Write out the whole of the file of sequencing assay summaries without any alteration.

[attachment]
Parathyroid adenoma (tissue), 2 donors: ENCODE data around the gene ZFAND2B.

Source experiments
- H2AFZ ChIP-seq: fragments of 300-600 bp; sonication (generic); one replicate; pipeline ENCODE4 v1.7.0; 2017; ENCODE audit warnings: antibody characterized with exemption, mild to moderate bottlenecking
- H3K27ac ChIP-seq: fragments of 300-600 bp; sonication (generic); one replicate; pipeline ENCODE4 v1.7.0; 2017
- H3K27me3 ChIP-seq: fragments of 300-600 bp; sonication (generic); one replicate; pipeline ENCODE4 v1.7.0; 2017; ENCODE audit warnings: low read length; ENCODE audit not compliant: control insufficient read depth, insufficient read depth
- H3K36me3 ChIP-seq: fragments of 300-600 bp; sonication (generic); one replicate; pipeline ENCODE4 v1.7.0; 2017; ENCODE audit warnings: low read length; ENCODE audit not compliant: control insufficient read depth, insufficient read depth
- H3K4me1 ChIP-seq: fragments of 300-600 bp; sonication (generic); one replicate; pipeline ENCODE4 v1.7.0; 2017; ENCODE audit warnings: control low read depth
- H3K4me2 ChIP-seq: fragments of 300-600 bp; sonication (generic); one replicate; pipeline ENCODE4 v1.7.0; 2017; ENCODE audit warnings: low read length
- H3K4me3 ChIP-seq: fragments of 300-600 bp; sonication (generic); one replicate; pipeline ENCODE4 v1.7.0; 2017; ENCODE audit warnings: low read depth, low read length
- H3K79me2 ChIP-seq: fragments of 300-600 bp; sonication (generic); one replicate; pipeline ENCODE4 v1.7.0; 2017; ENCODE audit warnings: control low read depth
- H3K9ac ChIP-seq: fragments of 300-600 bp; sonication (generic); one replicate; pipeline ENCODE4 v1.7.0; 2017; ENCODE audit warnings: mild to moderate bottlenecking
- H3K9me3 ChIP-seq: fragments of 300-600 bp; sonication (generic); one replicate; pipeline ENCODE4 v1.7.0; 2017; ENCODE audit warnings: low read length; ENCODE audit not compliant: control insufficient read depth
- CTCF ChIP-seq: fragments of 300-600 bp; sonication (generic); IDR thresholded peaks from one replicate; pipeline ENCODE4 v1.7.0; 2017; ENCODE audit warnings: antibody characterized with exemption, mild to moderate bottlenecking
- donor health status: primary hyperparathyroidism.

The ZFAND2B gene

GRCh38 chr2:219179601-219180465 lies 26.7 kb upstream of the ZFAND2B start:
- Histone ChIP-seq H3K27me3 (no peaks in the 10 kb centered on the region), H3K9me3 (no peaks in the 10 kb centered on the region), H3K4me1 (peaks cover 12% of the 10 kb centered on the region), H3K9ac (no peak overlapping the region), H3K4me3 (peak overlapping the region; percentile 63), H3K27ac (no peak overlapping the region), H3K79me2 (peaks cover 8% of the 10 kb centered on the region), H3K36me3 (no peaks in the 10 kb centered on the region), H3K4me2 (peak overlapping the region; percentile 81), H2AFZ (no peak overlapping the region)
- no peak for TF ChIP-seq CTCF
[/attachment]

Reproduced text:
Parathyroid adenoma (tissue), 2 donors: ENCODE data around the gene ZFAND2B.

Source experiments
- H2AFZ ChIP-seq: fragments of 300-600 bp; sonication (generic); one replicate; pipeline ENCODE4 v1.7.0; 2017; ENCODE audit warnings: antibody characterized with exemption, mild to moderate bottlenecking
- H3K27ac ChIP-seq: fragments of 300-600 bp; sonication (generic); one replicate; pipeline ENCODE4 v1.7.0; 2017
- H3K27me3 ChIP-seq: fragments of 300-600 bp; sonication (generic); one replicate; pipeline ENCODE4 v1.7.0; 2017; ENCODE audit warnings: low read length; ENCODE audit not compliant: control insufficient read depth, insufficient read depth
- H3K36me3 ChIP-seq: fragments of 300-600 bp; sonication (generic); one replicate; pipeline ENCODE4 v1.7.0; 2017; ENCODE audit warnings: low read length; ENCODE audit not compliant: control insufficient read depth, insufficient read depth
- H3K4me1 ChIP-seq: fragments of 300-600 bp; sonication (generic); one replicate; pipeline ENCODE4 v1.7.0; 2017; ENCODE audit warnings: control low read depth
- H3K4me2 ChIP-seq: fragments of 300-600 bp; sonication (generic); one replicate; pipeline ENCODE4 v1.7.0; 2017; ENCODE audit warnings: low read length
- H3K4me3 ChIP-seq: fragments of 300-600 bp; sonication (generic); one replicate; pipeline ENCODE4 v1.7.0; 2017; ENCODE audit warnings: low read depth, low read length
- H3K79me2 ChIP-seq: fragments of 300-600 bp; sonication (generic); one replicate; pipeline ENCODE4 v1.7.0; 2017; ENCODE audit warnings: control low read depth
- H3K9ac ChIP-seq: fragments of 300-600 bp; sonication (generic); one replicate; pipeline ENCODE4 v1.7.0; 2017; ENCODE audit warnings: mild to moderate bottlenecking
- H3K9me3 ChIP-seq: fragments of 300-600 bp; sonication (generic); one replicate; pipeline ENCODE4 v1.7.0; 2017; ENCODE audit warnings: low read length; ENCODE audit not compliant: control insufficient read depth
- CTCF ChIP-seq: fragments of 300-600 bp; sonication (generic); IDR thresholded peaks from one replicate; pipeline ENCODE4 v1.7.0; 2017; ENCODE audit warnings: antibody characterized with exemption, mild to moderate bottlenecking
- donor health status: primary hyperparathyroidism.

The ZFAND2B gene

GRCh38 chr2:219179601-219180465 lies 26.7 kb upstream of the ZFAND2B start:
- Histone ChIP-seq H3K27me3 (no peaks in the 10 kb centered on the region), H3K9me3 (no peaks in the 10 kb centered on the region), H3K4me1 (peaks cover 12% of the 10 kb centered on the region), H3K9ac (no peak overlapping the region), H3K4me3 (peak overlapping the region; percentile 63), H3K27ac (no peak overlapping the region), H3K79me2 (peaks cover 8% of the 10 kb centered on the region), H3K36me3 (no peaks in the 10 kb centered on the region), H3K4me2 (peak overlapping the region; percentile 81), H2AFZ (no peak overlapping the region)
- no peak for TF ChIP-seq CTCF